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Posts Tagged ‘The Washington Post’

Air Force Stops ‘Aiming High,’ Omits ‘So Help Me God’ from Oath

080528-F-2319R-005Prayer and the American military have gone together like bread and butter for as long as we can remember, but the United States Air Force has now apparently decided to count its blessings — because it doesn’t really need them anymore.

According to the Washington Post, the Air Force will now allow airmen to omit “so help me God” from enlistment oaths. 

The catalyst for this decision was an airman stationed in Creech Air Force Base in Indian Springs, Nev., who was denied re-enlistment because he purposely omitted that sacrosanct phrase when taking said oath.

He (along with the American Humanist Association) chose to raise a stink, and two weeks later we have this:

“We take any instance in which Airmen report concerns regarding religious freedom seriously,” Secretary of the Air Force Deborah Lee James said in the statement. “We are making the appropriate adjustments to ensure our Airmen’s rights are protected.

“The Air Force will be updating the instructions for both enlisted and commissioned Airmen to reflect these changes in the coming weeks, but the policy change is effective now. Airmen who choose to omit the words ‘So help me God’ from enlistment and officer appointment oaths may do so.”

This isn’t much of a surprise, but the Air Force should certainly prepare for blowback.

Sure, it’s haughty at the very least to think there are only Christians in this world or that everyone must profess faith in a Christian God (or any god, really) to serve his or her country. But will this decision lead to a slippery slope on which other airmen seek a pass from swearing to protect other things that go against their personal beliefs?

Time will tell — and so will more than a few Christian bloggers.

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Will You Be Pitching to Ezra Klein’s Vox?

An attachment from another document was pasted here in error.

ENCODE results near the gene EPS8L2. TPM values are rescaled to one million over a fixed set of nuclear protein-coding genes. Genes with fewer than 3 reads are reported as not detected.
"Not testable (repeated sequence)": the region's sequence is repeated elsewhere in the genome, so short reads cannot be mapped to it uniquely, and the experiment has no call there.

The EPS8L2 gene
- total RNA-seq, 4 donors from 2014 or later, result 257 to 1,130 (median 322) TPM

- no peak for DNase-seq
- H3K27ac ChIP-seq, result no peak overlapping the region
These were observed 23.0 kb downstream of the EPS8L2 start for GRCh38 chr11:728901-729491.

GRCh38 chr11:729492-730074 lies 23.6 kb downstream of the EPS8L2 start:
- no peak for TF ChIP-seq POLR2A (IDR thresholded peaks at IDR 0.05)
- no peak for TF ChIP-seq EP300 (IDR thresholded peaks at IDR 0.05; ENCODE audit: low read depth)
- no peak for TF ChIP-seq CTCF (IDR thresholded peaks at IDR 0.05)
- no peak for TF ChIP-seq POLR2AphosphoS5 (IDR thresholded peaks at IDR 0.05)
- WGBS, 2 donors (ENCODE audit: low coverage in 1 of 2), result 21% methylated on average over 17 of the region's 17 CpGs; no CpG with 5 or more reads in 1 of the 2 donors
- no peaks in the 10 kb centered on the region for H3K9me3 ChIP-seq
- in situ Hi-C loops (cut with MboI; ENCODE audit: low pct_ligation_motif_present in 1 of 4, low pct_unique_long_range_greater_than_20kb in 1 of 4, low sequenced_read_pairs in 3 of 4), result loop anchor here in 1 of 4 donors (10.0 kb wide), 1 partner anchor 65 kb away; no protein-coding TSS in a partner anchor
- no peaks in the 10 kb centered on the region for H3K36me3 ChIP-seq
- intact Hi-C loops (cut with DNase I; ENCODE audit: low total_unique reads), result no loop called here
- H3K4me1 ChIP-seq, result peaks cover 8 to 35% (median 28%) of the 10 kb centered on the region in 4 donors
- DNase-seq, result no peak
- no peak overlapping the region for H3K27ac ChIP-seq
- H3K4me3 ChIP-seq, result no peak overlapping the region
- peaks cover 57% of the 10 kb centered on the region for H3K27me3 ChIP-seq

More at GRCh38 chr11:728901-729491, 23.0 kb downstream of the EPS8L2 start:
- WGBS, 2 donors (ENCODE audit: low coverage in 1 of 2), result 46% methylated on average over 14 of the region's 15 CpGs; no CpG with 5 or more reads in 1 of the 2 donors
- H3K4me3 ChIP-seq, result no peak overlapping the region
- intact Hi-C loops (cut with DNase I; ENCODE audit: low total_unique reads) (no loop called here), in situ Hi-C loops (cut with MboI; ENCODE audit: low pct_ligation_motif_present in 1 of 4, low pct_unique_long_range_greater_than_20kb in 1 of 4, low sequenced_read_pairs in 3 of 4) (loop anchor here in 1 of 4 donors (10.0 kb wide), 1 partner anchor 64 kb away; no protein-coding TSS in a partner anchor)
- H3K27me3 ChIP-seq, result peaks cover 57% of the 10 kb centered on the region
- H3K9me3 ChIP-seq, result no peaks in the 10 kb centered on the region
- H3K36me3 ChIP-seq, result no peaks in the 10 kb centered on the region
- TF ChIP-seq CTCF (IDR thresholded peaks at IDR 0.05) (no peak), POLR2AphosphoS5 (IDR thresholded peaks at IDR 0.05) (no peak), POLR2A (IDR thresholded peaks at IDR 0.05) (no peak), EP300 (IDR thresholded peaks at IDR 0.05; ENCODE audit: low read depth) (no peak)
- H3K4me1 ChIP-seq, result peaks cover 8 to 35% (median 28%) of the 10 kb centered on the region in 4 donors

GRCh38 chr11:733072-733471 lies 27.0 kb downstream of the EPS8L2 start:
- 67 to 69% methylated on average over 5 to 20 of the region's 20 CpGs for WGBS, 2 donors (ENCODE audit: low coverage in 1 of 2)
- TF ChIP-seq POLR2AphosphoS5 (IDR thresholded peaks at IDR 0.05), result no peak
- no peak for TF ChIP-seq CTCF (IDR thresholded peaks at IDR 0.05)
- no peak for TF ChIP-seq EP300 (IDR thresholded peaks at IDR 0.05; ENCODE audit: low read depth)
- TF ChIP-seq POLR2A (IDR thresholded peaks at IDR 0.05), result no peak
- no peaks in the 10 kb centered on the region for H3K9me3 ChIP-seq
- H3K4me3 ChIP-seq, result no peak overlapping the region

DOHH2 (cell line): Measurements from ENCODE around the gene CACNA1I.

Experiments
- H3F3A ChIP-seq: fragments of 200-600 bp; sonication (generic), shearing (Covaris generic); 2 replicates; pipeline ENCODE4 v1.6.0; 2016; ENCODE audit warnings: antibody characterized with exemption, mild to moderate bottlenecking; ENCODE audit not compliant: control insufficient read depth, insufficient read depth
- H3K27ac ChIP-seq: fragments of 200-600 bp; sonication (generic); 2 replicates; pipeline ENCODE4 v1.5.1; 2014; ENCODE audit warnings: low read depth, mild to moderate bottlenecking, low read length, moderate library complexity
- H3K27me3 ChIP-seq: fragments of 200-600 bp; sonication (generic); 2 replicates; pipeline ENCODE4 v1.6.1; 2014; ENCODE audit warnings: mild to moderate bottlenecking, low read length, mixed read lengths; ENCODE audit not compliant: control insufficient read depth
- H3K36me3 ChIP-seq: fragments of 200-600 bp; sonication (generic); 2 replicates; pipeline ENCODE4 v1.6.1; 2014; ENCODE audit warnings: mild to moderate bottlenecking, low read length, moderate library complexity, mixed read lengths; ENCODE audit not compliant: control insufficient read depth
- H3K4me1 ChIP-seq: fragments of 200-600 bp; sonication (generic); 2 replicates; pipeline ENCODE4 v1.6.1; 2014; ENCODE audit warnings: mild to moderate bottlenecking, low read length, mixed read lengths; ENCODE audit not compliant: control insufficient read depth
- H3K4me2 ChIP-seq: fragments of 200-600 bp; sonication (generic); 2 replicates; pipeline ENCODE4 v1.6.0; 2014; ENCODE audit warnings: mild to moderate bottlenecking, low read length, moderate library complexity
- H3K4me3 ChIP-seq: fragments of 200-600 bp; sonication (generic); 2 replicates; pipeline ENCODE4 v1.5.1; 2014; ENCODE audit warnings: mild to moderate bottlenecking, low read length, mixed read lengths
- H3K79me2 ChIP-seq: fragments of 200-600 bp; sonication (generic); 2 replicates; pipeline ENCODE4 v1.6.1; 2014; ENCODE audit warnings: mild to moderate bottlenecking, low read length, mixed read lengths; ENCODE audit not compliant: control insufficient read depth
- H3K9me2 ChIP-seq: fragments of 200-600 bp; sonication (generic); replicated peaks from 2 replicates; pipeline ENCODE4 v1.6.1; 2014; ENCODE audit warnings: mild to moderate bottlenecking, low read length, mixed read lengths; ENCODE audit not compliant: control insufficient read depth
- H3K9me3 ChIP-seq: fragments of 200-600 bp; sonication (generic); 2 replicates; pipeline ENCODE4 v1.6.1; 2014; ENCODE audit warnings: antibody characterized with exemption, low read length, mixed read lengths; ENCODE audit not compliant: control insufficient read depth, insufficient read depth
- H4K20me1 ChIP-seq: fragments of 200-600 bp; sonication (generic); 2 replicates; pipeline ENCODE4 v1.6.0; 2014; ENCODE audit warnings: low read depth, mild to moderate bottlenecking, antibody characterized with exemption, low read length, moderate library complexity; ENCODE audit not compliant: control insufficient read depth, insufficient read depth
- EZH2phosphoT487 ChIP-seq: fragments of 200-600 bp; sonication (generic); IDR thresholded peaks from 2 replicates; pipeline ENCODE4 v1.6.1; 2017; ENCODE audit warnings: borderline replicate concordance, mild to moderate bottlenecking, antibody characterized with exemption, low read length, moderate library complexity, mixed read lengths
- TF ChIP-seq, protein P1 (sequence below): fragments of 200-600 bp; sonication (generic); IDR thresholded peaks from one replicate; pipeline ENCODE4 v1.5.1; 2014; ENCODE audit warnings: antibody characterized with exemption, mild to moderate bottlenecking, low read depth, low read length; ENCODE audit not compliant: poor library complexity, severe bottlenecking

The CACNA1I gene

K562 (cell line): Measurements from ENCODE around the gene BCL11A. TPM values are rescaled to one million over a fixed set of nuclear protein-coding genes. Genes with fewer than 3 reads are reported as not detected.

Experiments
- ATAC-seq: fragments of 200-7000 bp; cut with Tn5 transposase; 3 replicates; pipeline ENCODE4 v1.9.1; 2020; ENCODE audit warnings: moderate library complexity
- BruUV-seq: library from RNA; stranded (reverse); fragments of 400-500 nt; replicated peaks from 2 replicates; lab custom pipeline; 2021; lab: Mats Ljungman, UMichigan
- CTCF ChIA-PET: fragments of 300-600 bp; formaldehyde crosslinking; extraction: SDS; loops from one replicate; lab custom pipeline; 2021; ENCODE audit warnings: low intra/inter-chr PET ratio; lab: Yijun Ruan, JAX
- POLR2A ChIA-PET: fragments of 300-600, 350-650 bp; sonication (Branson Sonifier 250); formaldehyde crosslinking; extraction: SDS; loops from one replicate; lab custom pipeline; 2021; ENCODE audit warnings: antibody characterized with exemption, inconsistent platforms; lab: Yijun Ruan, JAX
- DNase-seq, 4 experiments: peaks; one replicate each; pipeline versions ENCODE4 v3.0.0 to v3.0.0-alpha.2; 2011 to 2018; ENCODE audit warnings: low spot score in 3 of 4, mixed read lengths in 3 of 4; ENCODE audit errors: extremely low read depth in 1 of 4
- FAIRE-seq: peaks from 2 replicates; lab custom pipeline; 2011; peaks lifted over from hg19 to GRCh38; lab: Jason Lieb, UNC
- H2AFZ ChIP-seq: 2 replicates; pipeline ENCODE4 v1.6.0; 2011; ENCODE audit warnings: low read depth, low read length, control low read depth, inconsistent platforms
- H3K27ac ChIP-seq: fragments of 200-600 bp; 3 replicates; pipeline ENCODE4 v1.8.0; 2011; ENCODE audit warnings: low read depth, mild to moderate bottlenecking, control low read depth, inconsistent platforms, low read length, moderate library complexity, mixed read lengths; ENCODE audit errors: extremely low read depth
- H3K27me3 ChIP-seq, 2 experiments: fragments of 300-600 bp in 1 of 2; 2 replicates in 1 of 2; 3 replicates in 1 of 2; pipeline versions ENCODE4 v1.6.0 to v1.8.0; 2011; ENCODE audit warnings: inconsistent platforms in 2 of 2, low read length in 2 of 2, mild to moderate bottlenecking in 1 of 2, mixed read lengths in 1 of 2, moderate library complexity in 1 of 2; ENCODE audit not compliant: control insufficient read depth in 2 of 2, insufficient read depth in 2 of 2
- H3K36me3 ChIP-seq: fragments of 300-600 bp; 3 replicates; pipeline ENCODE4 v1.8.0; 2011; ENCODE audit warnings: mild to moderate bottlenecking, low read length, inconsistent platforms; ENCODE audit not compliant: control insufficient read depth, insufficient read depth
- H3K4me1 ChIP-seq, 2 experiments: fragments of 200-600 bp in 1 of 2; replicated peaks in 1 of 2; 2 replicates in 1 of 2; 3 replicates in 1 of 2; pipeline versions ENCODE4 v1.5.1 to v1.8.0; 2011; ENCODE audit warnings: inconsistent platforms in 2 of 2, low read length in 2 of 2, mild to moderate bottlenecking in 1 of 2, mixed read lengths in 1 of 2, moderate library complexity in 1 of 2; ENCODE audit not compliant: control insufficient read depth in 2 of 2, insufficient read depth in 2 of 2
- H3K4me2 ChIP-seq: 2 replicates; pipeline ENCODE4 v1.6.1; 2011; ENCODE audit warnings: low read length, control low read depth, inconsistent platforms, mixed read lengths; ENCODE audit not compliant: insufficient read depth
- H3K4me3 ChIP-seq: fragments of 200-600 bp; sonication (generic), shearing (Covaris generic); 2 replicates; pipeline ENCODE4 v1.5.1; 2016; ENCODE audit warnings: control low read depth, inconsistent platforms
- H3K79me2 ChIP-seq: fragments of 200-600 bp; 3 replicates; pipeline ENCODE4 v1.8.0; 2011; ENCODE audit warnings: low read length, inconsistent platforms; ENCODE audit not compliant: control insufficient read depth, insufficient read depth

It’s a worthy question, because despite former Washington Post writer Ezra Klein’s wonky history reporting on economics, his new venture Vox promises to cover “Politics, public policy, world affairs, pop culture, science, business, food, sports, and everything else that matters.”

This promo video also serves as a look into the current state of reporting. When was the last time you saw a trailer for a news organization?

Klein’s challenge is to convince the public to pay attention to factual stories that don’t contain the latest form of visual distraction. As the founder himself puts it, he’s betting the bank that readers will eat their media veggies as long as the material isn’t presented in such an unappealing “this is good for you but we guarantee you will hate it” way.

We’re very interested in seeing where Vox goes with this concept, but for now the launch is a nice reminder of the inherent challenge of getting people to click and, referring to the “understand the news” tagline, truly absorb informative content.

Surely you understand.

House GOP Sends Reps a ‘How to Discuss Unemployment’ Doc

The debate over whether or not to extend unemployment benefits, which recently expired for more than a million Americans who can’t find work, promises to provide the public with its next extremely annoying political “battle”—and our two parties have already begun practicing their counter-arguments.

Yesterday Robert Costa of The Washington Post acquired a doc distributed by House Republican Conference chair Cathy McMorris Rodgers to all members of that august body advising them on how to discuss the matter at hand.

Seems that “unemployed people are just lazy, OBV“, while popular with a certain core voter base, doesn’t play so well with the public at large. Who knew?

fullmemo

Nothing terribly surprising in here.

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Redskins PR Chief Yanks Mic from Reporter’s Hands

Let's talk media relations strategy...

Let’s talk media relations strategy…

Got your attention yet? OK. Today brings us a very weird report from the world of sports PR in which the National Football League‘s most embattled team demonstrates some…unconventional ways of dealing with the media.

For context, the Washington Redskins fired manager Mike Shanahan yesterday, because a 3-13 record does not inspire one to perform the traditional “Gatorade dump” victory dance.

Here are some of the (very) lowlights from Washington Post sports scribe Kent Babb‘s excellent report on the event:

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Fox PR Team Plays Auto-Reply Tag with The Washington Post

#NotImpressedHere’s how much we care

This story isn’t particularly revealing, but it is amusing, so here goes

WaPo writer Erik Wemple tried to email Irena Briganti, SVP of media relations at Fox News, with an interview request.

Wemple immediately received an auto-reply instructing him to contact Dana Klinghoffer or Carly Shanahan, two other top names on the Fox PR team. He proceeded to email Klinghoffer, whose auto-reply told him to email Shanahan. Her auto-reply then recommended emailing….wait for it…Klinghoffer.

Oh haha, we get it: you don’t want anyone associated with your operation to talk to Erik Wemple.

All we’re saying is that there are other, more traditional ways to deny media requests. And Fox is all about maintaining traditions, right?

The New Yorker Editor David Remnick Comments on His Career, the Magazine’s Content and Cover Controversies